“Did anyone see Mr. Jericho go out on the balcony?” Carol asked.

“No,” said Kendall. “No one remembers seeing him for at least half an hour before the body was discovered.”

“Actually, I think I discovered the body,” said a cowboy who had just joined them. His name was Herbert Horner, senior accountant. “I got here rather late.”

“Right,” Gina agreed. “We didn’t think you were coming. I was just uncorking the last bottle of wine when you walked in.”

“That’s not my point,” said Herbert. “My point is I took a shortcut through the alley. I saw Thad up on the balcony, already dead. I thought it was a decoration.”

“Did you see anything else?” Carol asked.

“No,” said Herbert. “I just came up and joined the party. About ten minutes later, Gina and Kendall found him out there.”

“Mom,” Jonah whispered. “I need to talk to you.”

For the first time, the guests noticed that there was a twelve-year-old among them dressed as Sherlock Holmes. Gina cracked a smug smile. “Looks like we have our own little detective here. Maybe you can tell us who killed him.”

Jonah looked up to his mother. “Can I, Mom?”

“Go ahead,” Carol said and saw the gypsy’s smile fade.

The Solution

Who killed Thad Jericho? The cowboy, Herbert Horner

The Explanation

What clue did Jonah notice?  The corkscrew

Jonah led his mother and the three costumed suspects into the kitchen. He opened the drawers one by one and rummaged around. “What are you looking for, Sherlock?” asked the zombie.  “A corkscrew.”

“It’s in the victim, honey,” said his mother, a little embarrassed.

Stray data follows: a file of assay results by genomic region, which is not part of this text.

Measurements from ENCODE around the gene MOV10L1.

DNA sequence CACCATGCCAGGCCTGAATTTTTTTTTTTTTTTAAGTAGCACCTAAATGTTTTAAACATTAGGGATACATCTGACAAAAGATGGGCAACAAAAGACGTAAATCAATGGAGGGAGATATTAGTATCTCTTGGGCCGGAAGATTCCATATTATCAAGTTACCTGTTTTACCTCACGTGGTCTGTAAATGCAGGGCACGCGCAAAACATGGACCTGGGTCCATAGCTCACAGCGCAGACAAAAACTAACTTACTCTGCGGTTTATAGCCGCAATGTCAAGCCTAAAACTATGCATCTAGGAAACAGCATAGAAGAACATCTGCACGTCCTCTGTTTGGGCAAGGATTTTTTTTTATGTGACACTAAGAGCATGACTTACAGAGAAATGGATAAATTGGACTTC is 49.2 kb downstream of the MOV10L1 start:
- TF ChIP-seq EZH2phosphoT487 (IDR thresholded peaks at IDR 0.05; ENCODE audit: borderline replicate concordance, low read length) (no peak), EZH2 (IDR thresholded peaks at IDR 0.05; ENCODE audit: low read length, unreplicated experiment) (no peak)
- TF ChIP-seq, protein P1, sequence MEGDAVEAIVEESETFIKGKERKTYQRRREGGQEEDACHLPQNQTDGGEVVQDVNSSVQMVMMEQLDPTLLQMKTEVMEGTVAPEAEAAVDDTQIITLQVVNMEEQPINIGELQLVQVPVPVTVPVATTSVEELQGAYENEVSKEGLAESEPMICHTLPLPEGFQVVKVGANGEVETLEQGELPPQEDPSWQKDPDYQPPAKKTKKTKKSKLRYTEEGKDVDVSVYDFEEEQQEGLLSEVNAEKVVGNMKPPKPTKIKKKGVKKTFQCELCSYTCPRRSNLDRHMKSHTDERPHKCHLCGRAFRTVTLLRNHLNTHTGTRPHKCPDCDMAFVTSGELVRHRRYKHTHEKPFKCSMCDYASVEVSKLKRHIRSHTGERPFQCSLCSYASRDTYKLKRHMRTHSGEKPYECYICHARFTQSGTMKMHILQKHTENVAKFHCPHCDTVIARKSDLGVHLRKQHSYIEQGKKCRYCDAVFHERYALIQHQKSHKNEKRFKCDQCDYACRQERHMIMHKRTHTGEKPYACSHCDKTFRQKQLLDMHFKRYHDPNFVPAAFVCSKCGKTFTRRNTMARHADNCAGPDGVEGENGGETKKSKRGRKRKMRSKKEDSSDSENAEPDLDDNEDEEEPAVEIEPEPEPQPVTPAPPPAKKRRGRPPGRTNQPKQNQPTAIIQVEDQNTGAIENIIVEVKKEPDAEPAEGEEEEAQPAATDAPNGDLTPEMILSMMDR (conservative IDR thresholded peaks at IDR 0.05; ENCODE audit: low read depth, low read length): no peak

“I know that,” said Jonah. “I was looking for another one.”

“There isn’t another one,” said the gypsy. “This is a corporate apartment. They furnished it with a bare minimum of essentials.”

“Then we have a problem,” replied Jonah. “Because at the same time you were opening a bottle of wine, Mr. Horner says he saw the corkscrew in Mr. Jericho’s chest.”

The gypsy thought. “He’s right. How could that be?”

“It couldn’t,” said Carol. “Mr. Horner, you lied about seeing the body on the balcony. Why?”

Horner didn’t answer, but Jonah did. “To make us think that Mr. Jericho was dead before he arrived. He was trying to give himself an alibi. Mr. Horner is the killer.”

“Cohan’s House of Horrors

by Gary Sensenig

Bob, the security guard, drew his gun, took a deep breath, and headed down a shadowy corridor full of plastic cobwebs, fake blood, and recorded screams. It was Bob’s worst nightmare, a real-life killer on the loose in Cohan’s Haunted House. At least one person was dead, and behind any one of these doors might lie another victim–or worse, the killer–waiting for another victim.

Someone, somewhere turned off the sound system and switched on the emergency lights. Bob tried the door on the left. Locked. Then the one on the right. Unlocked. He pushed it open two inches, until it hit something, something that moaned. Bob looked down and saw more blood. Real blood.